My current code bases its walk direction frame on the real-world hips direction of the user, estimated from the orientation of a hand and my best guesses about how the hand might be posed while walking (resting at side / pointing / swinging). Obviously not perfect because we can twist our hands any way we want relative to our body, but it definitely does the job and the option to average both hands will only improve it (for people who don’t carry a drink around with them in VR).

The main thing I’m wondering now is: does that sound like the sort of stuff we’d prefer to put in the C++ code, or in a Marketplace script, or in a default script?* These sorts of locomotion options are tiny bits of code, but can make the whole experience of being in High Fidelity more comfortable and more appealing.

*just remembered: some domains might have their own scripted custom movement for avatars, so staying in the C++ would have the advantage of not conflcting with that.

Thanks!


#4

Actually, the original aspiration was to keep the locomotion logic as much on the JS side as possible reduce the need for complicated C++ logic. The idea being people could create custom UI/behavior. Meanwhile, it is a bummer when the avatar can’t navigate when it happens to be running zero scripts, hence the default C++ logic. Now the scriptable API is too limited.

We definitely would like to make it possible for people to tweak the avatar’s motion controls via JS, and we’re willing to enhance and maybe even remove (gasp!) JS API to do so. Perhaps one way forward would be for you (or someone) to hack the C++ to provide the JS API you would like to use and then consider how to get that through approval/testing.

The default motor is inaccessible to JS (except for enable/disable) but maybe it should be exposed more fully. It has a few parameters and behaviors that the existing scripted motor does not. It isn’t clear to me right now how best to make then available, but I’ll think about it and we can brainstorm in this thread.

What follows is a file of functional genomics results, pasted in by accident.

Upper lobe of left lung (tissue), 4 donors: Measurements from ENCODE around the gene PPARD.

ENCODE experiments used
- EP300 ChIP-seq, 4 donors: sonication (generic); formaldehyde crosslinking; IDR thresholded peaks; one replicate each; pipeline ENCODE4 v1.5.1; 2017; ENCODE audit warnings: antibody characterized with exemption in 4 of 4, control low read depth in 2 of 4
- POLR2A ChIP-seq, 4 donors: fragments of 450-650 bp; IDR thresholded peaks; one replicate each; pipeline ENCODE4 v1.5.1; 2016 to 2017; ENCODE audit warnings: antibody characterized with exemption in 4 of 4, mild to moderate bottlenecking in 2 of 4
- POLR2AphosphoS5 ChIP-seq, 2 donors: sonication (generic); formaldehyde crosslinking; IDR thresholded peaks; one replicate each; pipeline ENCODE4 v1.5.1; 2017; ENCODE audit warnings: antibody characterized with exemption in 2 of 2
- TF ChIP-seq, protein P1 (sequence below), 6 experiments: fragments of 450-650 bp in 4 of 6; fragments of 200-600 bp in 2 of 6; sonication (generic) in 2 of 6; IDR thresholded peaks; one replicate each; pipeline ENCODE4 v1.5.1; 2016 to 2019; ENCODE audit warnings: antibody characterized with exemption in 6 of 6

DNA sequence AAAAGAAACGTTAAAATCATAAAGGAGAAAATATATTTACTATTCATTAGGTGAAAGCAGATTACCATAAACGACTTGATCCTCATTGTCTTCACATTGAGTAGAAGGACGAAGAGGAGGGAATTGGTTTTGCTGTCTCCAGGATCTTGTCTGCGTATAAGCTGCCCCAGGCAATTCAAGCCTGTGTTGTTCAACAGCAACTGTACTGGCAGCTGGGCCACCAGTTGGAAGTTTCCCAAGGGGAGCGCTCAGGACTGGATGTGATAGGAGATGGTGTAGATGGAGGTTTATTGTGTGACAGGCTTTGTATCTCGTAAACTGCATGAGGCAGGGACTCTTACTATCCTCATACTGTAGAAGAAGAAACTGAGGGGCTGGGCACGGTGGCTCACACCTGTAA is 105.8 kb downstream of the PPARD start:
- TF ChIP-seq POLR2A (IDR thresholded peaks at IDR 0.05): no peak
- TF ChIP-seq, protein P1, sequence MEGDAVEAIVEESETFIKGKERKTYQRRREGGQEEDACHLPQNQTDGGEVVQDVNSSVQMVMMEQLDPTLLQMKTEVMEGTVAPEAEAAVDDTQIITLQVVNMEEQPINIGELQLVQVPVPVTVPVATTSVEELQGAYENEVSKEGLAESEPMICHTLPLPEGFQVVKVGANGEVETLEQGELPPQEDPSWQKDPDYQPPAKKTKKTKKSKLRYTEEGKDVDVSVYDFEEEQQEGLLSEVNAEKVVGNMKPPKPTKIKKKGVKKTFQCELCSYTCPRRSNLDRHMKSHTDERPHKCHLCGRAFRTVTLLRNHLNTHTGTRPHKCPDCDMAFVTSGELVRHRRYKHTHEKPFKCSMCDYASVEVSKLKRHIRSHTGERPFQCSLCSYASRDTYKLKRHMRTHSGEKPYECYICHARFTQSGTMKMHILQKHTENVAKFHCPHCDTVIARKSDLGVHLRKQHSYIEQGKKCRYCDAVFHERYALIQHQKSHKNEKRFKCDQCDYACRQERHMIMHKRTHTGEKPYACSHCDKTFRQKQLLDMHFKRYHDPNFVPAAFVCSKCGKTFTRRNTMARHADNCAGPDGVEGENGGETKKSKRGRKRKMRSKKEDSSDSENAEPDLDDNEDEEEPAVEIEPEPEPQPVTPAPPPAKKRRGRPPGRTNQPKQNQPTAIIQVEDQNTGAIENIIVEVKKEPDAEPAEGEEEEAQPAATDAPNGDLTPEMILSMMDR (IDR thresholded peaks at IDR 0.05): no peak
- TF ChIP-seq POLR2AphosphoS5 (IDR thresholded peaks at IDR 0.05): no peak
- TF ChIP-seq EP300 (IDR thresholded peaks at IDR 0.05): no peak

#5

Great, yes I’ll do as you suggested (if I’ve understood correctly): hack-in the necessary API so that my script will drive the default motor instead of the current scripted one.

I’ll show you the code once it’s working, to see what you think. Thanks!


#6

Phil, have you made any progress on this project? I had an internal dev asking me about this issue because he too wants to make a running script that uses special input to drive the avatar speed, but he needs the avatar to be able to walk up steps. We brainstormed about how might be the best way to proceed. I forget where we ended up in the end but it sounds like he wants to overhaul this scripted motor API this week. Perhaps we could collaborate with you, or reconcile yours and our design so that we don’t end up with two completely different works.


#7

Hi,

Yes, I hacked it so that the scripted motor velocity is added early to the action velocity, in UpdateActionMotor. A single motor is then added using that combined velocity.
I changed UpdateMotors into a function that just transforms the action velocity into world space, before the scripted one is added to it.
I had to change hasDriveInput to consider the scripted velocity, not just the controller inputs, otherwise the scripted walking (that steals those inputs) would get crouchy after going over obstacles/slopes.

Those quick changes have got my walking script working as I wanted, but at the moment they’re also breaking the default hovering movement and reversing the angle of the default walking.

One other thing I did was change ViveControllerManager.cpp to give analogue direction and speed (and no teleport button) on the left pad.